Designing Out Medical Error, DOME,
was a three year, EPSRC-funded, multidisciplinary project aimed at
designing safer healthcare equipment, processes and devices. The project
brought together clinicians, designers, psychologists, human factors
and business expertise to develop solutions to potential errors in and
around the hospital bed-space. By taking a systems approach to design,
the project identified causes common to a range of failures in the
highest risk processes. The project has produced a range of designs
including the CareCentre™, which is now in clinical
There are around 100,000 reports of patient safety
incidents per month to the National Reporting and Learning Service from
NHS Trusts in England and Wales. Other sources of estimated harm place
the rate of in-hospital adverse events (unintended injury or
complication) at almost 1 in 10 admissions.
ergonomics/human factors is now a constituent of safety management and
systems design in many industries, healthcare is one area in which it
doesn’t play a large role. Yet the complexity and distributed nature of
healthcare means there are extensive opportunities for human factors to
contribute to improvements. A single patient journey can cross
boundaries between the primary, secondary and tertiary healthcare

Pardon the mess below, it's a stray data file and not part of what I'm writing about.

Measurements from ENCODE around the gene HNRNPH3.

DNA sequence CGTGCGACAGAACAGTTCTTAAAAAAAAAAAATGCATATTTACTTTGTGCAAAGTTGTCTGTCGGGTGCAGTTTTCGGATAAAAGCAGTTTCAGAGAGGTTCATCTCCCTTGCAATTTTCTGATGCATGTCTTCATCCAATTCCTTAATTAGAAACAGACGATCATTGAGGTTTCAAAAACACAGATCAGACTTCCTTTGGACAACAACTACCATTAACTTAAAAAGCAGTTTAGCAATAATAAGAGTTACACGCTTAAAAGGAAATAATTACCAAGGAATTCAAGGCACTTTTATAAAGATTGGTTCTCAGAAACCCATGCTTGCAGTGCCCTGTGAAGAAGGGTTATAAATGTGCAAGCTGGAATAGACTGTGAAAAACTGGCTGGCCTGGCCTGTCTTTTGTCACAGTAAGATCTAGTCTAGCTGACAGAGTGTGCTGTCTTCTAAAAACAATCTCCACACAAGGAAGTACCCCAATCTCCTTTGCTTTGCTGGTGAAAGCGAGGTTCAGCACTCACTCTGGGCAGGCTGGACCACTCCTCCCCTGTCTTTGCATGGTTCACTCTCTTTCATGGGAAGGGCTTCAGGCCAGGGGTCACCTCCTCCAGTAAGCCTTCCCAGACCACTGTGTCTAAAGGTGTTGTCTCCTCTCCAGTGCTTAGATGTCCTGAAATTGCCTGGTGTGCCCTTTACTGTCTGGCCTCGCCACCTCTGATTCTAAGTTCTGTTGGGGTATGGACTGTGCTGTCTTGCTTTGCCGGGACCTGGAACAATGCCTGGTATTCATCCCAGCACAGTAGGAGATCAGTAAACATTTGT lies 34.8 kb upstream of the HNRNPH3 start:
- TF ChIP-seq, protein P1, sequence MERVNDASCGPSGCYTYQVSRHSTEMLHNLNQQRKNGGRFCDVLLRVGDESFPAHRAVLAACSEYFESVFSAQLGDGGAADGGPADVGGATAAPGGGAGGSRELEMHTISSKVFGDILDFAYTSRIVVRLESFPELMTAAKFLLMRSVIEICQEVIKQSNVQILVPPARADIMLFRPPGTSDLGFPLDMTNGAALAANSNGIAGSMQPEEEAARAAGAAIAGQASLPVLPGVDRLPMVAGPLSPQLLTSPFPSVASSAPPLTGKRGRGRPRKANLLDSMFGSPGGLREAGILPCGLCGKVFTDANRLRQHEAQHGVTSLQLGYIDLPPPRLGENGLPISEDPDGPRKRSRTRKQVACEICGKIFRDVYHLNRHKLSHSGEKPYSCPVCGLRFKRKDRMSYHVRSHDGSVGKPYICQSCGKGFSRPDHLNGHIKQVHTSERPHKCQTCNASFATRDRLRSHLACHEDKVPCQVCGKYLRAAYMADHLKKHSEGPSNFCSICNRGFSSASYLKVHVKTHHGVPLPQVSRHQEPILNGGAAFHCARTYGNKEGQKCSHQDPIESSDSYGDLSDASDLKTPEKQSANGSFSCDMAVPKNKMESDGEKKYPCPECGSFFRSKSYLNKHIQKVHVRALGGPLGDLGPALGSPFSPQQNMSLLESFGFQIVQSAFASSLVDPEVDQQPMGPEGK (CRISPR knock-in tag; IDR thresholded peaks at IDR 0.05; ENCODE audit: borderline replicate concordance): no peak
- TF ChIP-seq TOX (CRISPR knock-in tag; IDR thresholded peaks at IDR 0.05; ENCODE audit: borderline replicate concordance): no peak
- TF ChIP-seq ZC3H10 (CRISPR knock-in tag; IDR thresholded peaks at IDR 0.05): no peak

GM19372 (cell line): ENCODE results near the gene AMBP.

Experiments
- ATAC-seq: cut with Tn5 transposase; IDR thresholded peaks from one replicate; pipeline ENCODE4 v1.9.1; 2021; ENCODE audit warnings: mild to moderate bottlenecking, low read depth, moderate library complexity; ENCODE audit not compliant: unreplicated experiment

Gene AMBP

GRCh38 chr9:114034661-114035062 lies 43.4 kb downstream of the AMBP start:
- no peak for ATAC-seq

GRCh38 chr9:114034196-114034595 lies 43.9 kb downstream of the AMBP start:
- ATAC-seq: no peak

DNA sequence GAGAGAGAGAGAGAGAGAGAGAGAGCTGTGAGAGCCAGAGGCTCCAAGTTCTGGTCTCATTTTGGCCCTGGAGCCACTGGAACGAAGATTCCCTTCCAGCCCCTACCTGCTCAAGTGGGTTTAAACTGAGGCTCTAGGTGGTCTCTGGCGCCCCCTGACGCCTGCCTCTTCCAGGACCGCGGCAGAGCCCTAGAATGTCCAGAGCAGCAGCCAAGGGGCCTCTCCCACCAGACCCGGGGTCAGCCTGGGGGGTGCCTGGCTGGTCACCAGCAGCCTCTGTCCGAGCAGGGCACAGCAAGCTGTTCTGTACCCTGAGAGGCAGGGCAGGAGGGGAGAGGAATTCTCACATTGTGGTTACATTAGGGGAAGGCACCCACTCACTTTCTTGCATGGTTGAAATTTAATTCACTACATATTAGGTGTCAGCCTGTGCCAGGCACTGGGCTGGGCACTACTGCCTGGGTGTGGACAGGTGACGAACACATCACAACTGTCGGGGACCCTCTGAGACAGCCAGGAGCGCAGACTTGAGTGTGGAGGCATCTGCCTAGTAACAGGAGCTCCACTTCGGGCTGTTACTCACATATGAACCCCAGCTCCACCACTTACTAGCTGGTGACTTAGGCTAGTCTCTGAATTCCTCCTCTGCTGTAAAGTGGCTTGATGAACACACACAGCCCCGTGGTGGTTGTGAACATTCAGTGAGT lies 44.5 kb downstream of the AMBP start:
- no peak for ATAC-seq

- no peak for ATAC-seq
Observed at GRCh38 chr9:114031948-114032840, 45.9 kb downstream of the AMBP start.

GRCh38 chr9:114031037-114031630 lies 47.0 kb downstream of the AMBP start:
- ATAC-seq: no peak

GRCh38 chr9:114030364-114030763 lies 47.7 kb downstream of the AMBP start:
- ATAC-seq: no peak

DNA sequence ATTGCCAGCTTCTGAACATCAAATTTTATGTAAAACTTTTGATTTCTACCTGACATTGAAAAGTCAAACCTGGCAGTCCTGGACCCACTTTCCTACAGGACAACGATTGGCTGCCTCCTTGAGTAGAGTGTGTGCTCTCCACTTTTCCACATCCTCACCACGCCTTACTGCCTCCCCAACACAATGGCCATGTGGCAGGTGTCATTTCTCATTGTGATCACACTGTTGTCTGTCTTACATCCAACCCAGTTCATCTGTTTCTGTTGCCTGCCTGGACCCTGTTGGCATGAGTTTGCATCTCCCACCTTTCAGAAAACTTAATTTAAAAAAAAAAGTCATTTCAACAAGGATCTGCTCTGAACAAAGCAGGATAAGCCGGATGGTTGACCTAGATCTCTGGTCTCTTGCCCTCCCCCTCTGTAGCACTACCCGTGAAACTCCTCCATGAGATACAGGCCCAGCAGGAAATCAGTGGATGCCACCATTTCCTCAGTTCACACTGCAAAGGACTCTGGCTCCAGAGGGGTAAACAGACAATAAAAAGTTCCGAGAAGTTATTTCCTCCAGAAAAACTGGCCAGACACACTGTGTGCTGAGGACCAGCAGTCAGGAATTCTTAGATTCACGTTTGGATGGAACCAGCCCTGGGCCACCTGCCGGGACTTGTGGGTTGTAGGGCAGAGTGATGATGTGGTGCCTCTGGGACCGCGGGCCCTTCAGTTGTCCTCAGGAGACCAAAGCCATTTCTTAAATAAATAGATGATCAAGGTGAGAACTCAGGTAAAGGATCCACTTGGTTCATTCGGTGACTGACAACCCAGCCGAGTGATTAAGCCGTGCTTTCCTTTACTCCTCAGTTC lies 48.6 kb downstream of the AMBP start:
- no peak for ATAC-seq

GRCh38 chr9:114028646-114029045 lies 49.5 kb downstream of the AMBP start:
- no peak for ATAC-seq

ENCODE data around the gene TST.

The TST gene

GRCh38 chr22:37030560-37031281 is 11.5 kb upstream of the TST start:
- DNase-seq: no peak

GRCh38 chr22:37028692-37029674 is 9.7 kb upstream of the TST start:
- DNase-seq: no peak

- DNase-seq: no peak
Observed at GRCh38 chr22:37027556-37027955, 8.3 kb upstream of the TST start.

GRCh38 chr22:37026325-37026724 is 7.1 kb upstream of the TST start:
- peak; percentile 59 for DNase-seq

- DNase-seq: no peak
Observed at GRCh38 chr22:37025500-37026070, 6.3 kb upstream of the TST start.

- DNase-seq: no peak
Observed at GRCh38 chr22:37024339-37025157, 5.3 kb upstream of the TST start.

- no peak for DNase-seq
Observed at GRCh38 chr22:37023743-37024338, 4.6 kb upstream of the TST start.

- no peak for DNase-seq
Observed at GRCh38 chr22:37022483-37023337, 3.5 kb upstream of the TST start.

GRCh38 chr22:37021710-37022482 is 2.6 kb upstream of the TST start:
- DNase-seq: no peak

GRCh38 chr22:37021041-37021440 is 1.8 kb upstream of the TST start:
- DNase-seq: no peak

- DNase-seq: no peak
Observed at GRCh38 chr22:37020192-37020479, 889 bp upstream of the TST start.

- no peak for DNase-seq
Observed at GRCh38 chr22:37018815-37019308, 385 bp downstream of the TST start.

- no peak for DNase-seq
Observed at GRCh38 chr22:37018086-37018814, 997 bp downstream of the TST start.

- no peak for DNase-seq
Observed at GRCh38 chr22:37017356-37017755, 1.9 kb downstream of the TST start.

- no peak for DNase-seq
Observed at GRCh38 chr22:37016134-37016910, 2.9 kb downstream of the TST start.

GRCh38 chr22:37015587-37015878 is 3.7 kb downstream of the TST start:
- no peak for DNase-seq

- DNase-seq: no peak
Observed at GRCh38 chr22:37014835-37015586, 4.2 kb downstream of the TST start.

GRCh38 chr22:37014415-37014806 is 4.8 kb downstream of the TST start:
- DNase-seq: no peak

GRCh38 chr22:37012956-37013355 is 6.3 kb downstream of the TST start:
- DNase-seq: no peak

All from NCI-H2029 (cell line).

sectors, and care is often delivered by distributed teams working in
emergency situations within unfamiliar and multifunction workspaces.
Medical devices are a component of virtually all healthcare processes
from bedside lockers through to life support systems, but usability
issues are often under recognised or reported.
The objectives of the DOME study were:
develop a multidisciplinary approach to designing for patient safety
that would provide long term engagement and potential for future design
- To map, analyse and prioritise the hazards in a surgical ward.
- To develop design solutions using a systems approach and co-design methods.
took a systems approach to the design of the healthcare processes,
equipment, environment and information used in the bed-space of a
typical surgical ward. Applying this approach to such a common workspace
means that the methods and solutions will be transferable to many other
clinical specialties and settings. Rather than focusing on a particular
type of error, incident or activity, the project took a holistic view
of the activities that take place around the bedside. This approach
allowed the systems’ influences on the safety of all aspects of care to
be considered in parallel. A collaborative approach saw designers and